This Is the Truth About a Post-Truth World (Maybe)

The Oxford English Dictionary’s 2016 Word of the Year was post-truth, an adjective describing “circumstances in which objective facts are less influential in shaping public opinion than appeals to emotion and personal belief.” 

uncertainty

Photo Credit: Bigstock (nada zhekova)

In the autumn of 2016, on an ordinary morning, my kids and their friends in the carpool told me all the schools in town should be closed down indefinitely because roving bands of murderous clowns were everywhere and no one was safe. They’d all heard exactly the same thing through social media, so they figured it must be true. They were genuinely terrified.

I asked them to take a breath.

I asked them to slow down and look at the world around them. They did so. They saw a typical autumn morning—sunlight slanting through leaves brightly dying, the world marching to its ancient rhythm. No clowns in sight. And yet. The world they were able to see couldn’t compete with the world they were able to Google. They still believed clowns were hiding behind every colorful tree.

I dropped them off at school and left them for dead.

Post-truth. Last year, what was actually happening around us became less relevant than what was happening inside us. Last year, our fear became our truth, regardless of our reality. Last year, facts finally and fully gave way to our Facebook fictions. The Oxford English Dictionary’s Word of the Year runner-up was coulrophobia—an extreme or irrational fear of clowns. This is not a coincidence. My kids coulrophobia was a post-truth phenomenon.

Where are the clowns?

It seems the proliferation of our technologies is accidentally producing an unprecedented proliferation of our fears. Are there things to fear in the world? Yes, absolutely. But when we know about every tragic thing happening every minute everywhere on the globe, it overwhelms our capacity to cope. Most of us can’t handle much more than the tragedies in our town—we don’t need to check the news to reach our personal limit of cancer and violence and hunger and hurt.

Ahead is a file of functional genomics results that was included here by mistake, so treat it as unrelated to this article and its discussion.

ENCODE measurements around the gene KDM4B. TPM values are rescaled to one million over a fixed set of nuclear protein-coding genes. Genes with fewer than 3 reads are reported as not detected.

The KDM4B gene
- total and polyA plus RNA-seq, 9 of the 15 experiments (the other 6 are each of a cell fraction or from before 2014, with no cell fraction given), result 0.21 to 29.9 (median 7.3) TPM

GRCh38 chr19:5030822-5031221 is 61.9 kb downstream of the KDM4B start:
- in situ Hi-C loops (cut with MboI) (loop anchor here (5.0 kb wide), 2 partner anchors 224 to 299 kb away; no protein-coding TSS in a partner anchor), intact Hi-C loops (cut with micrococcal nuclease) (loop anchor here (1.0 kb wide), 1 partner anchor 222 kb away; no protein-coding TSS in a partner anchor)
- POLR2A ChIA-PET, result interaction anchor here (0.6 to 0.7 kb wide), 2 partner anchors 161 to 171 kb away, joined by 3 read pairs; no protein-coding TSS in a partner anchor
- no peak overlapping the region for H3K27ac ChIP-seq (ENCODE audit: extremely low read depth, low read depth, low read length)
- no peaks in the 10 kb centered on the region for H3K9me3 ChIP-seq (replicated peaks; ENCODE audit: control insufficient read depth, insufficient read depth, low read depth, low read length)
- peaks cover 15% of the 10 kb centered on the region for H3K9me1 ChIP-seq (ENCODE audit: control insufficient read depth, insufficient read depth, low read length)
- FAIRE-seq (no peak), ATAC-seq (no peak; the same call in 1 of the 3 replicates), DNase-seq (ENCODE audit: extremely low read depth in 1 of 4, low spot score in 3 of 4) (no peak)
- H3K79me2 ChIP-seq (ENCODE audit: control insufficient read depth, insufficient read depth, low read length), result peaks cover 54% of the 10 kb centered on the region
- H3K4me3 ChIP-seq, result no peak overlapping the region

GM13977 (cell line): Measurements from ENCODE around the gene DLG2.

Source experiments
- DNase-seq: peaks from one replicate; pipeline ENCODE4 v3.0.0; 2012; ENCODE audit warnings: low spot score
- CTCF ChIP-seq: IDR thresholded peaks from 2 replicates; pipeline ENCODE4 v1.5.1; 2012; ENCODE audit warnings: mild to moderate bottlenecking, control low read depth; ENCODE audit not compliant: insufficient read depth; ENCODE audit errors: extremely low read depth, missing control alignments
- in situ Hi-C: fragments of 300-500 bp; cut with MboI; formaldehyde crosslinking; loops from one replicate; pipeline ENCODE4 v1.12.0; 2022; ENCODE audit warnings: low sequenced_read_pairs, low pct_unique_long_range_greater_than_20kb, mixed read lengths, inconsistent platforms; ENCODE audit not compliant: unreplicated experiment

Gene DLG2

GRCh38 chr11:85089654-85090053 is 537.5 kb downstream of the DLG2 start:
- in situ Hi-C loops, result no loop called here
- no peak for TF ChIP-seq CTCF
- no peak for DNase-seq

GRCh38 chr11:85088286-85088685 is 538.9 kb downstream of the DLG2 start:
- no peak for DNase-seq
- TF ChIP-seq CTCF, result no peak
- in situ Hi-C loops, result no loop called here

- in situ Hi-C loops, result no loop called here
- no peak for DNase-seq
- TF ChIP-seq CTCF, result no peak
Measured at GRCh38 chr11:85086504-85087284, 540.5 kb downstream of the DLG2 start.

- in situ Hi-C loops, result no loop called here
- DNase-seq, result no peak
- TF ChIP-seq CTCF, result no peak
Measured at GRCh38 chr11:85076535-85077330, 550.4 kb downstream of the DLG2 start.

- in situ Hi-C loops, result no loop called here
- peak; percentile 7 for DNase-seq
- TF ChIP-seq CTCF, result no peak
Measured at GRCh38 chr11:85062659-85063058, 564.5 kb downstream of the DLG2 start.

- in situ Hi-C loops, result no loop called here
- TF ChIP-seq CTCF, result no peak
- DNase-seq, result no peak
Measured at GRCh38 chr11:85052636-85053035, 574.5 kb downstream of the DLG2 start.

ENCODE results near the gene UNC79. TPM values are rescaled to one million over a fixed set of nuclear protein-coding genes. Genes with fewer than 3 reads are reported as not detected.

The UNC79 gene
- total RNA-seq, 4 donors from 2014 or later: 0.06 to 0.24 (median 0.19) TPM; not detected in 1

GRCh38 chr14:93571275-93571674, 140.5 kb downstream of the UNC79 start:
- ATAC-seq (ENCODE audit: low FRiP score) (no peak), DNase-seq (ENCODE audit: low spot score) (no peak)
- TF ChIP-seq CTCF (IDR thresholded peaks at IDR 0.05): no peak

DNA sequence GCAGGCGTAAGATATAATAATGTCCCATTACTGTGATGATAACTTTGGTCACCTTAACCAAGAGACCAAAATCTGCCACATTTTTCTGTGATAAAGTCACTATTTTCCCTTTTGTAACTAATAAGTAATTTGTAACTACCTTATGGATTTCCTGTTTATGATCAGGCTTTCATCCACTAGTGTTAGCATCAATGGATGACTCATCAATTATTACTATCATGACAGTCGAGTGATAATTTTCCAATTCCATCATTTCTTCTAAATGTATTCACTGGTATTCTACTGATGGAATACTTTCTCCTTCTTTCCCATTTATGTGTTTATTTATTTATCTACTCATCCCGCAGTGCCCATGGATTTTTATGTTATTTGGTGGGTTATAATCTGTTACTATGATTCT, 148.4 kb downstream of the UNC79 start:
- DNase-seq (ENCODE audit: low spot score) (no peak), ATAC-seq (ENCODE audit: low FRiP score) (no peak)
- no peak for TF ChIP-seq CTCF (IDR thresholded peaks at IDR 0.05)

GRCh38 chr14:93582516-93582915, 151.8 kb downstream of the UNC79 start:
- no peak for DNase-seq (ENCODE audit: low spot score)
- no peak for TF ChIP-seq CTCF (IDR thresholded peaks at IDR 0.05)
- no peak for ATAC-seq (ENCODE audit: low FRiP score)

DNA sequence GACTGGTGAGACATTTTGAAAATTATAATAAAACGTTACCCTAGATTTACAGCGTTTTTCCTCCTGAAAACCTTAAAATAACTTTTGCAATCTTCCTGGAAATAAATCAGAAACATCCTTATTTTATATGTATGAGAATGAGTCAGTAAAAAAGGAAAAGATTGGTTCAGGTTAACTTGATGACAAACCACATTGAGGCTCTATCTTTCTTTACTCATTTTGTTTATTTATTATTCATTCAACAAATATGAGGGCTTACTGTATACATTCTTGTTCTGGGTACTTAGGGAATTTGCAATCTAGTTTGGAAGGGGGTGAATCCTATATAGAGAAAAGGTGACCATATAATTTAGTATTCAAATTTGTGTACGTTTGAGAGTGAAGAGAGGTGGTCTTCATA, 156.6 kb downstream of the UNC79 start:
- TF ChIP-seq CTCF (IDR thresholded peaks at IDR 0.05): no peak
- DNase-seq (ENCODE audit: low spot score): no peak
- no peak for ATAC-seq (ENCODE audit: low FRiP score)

However, because we human beings are resilient, we are rapidly developing a way to inoculate ourselves to all of it—a psychological booster shot for coping with our fear called certainty. In other words, as the world around us feels less certain, we make the world inside of us feel more certain. We get afraid, choose a belief that will make us feel safer, and then we seek out evidence for that belief, while ignoring all evidence to the contrary.

And, in these days, the evidence we’re looking for can be found wherever we look.

Software algorithms detect what we want to see and hear and believe and then flood us with more belief-fodder than we can possibly consume. Thus, our attachment to our thoughts, feelings, and ideologies is digitally strengthened on a daily basis, as what is happening in our life slowly becomes less influential than what is happening in our feed. Ironically, in an increasingly uncertain world, it is easier than ever to develop increasingly certain minds.

Meanwhile, reality is slowly becoming an afterthought.

Where are the clowns?

Several months after the morning of the mythical clowns, I was looking forward to an afternoon of laser tag and memory-making with my kids at a local bowling alley. However, at the last minute, a crisis arose and I stayed behind to fix it, while my family left without me. It took me thirty minutes to resolve the crisis.

Laser tag doesn’t last longer than thirty minutes.

As I drove to the bowling alley, the news scroll in my head started feeding me all the words and images I wanted to consume about my bitter reality—I was the sacrificial father left behind to solve the family’s problems, while the family went on to play without him. Taken for granted. Alone. I couldn’t have been more certain about my plight. Then, I arrived at the bowling alley.

Where my family was waiting for me to play laser tag.

At that moment, I faced the choice every single one of us will face as this new year begins: do I cling to the certainty inside of me, or release it so I’m free to embrace the reality in front of me. We can cling to a post-truth 2016, or we can embrace a new Word of the Year in 2017: post-certainty.

In a post-certainty world: